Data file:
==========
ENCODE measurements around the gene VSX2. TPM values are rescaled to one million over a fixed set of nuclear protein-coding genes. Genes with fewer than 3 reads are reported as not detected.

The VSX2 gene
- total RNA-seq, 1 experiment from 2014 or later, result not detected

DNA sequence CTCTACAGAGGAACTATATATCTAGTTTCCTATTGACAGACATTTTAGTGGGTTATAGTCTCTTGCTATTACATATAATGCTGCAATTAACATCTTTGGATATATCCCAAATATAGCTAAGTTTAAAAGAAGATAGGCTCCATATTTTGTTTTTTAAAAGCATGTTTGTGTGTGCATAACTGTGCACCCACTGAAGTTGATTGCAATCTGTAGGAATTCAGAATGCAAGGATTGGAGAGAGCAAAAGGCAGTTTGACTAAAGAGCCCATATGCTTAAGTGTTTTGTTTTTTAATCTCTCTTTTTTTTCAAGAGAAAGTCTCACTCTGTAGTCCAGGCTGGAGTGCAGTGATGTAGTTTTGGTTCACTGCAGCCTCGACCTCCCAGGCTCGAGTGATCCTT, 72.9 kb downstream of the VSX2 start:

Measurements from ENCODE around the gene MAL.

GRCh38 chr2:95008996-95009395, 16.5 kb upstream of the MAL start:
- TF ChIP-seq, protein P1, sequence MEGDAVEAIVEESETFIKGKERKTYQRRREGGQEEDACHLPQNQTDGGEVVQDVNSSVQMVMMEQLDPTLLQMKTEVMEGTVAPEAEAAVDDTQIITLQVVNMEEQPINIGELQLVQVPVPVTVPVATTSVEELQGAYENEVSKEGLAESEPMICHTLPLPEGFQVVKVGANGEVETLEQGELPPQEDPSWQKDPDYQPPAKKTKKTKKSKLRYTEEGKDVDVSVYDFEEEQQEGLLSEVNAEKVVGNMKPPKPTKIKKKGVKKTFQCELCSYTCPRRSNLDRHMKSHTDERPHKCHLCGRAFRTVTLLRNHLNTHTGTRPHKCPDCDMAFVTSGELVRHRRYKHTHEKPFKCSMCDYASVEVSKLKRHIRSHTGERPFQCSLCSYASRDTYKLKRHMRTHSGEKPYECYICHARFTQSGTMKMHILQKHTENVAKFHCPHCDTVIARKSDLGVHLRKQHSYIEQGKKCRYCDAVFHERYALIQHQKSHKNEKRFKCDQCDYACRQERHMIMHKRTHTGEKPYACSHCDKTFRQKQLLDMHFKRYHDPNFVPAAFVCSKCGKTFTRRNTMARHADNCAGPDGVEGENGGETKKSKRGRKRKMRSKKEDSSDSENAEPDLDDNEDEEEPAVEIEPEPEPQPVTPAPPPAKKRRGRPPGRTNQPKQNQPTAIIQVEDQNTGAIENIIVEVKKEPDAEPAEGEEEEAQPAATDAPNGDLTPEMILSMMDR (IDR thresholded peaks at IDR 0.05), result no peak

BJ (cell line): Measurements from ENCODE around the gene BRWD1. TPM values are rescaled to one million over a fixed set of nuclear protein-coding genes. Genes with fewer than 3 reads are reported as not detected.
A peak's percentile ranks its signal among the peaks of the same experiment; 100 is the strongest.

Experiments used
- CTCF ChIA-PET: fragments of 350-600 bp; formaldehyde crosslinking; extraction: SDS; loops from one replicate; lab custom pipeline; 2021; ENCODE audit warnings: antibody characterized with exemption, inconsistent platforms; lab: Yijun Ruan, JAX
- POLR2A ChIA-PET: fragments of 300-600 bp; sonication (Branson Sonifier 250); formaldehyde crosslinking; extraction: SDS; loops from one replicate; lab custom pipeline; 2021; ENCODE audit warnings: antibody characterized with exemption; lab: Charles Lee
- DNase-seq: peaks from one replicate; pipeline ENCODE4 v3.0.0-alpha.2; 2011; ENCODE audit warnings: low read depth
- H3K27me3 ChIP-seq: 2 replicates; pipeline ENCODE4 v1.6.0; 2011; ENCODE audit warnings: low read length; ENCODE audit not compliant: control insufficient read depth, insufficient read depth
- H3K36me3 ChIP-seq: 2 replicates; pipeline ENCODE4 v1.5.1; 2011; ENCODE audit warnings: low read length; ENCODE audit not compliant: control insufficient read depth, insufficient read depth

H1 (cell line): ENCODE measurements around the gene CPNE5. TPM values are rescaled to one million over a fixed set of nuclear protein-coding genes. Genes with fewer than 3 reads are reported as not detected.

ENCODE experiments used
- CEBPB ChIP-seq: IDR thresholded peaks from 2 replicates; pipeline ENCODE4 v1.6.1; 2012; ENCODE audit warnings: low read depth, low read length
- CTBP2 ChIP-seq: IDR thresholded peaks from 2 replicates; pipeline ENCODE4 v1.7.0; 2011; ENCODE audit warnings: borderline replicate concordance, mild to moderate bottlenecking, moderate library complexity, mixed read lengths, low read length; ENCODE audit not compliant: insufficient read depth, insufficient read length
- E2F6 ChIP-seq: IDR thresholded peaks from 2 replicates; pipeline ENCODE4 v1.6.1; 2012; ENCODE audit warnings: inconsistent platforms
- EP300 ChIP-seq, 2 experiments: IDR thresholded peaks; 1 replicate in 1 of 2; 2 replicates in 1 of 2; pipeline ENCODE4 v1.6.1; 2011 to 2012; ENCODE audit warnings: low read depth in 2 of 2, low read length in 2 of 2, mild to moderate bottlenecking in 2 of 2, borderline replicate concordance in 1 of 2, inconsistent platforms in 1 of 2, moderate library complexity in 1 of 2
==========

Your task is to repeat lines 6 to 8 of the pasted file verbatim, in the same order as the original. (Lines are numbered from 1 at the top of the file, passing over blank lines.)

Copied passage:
GRCh38 chr2:95008996-95009395, 16.5 kb upstream of the MAL start:
- TF ChIP-seq, protein P1, sequence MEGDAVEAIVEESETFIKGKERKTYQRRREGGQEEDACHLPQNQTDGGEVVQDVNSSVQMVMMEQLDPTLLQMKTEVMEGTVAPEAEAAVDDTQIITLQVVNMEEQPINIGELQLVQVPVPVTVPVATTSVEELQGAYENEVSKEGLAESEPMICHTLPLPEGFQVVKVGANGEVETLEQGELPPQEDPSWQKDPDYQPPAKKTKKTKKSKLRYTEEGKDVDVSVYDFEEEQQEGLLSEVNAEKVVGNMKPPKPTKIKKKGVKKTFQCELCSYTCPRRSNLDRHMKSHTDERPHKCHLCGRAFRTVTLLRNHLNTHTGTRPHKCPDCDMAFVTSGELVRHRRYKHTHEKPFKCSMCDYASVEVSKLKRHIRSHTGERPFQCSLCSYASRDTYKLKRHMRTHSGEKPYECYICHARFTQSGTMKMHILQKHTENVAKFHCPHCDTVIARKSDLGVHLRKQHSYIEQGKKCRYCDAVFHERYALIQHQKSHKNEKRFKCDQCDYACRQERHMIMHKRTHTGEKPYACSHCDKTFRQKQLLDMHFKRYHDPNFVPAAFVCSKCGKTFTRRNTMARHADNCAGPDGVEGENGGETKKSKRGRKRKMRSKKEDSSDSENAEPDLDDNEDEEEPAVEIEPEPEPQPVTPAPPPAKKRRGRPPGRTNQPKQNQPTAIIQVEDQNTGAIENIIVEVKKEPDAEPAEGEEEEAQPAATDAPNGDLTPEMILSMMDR (IDR thresholded peaks at IDR 0.05), result no peak

BJ (cell line): Measurements from ENCODE around the gene BRWD1. TPM values are rescaled to one million over a fixed set of nuclear protein-coding genes. Genes with fewer than 3 reads are reported as not detected.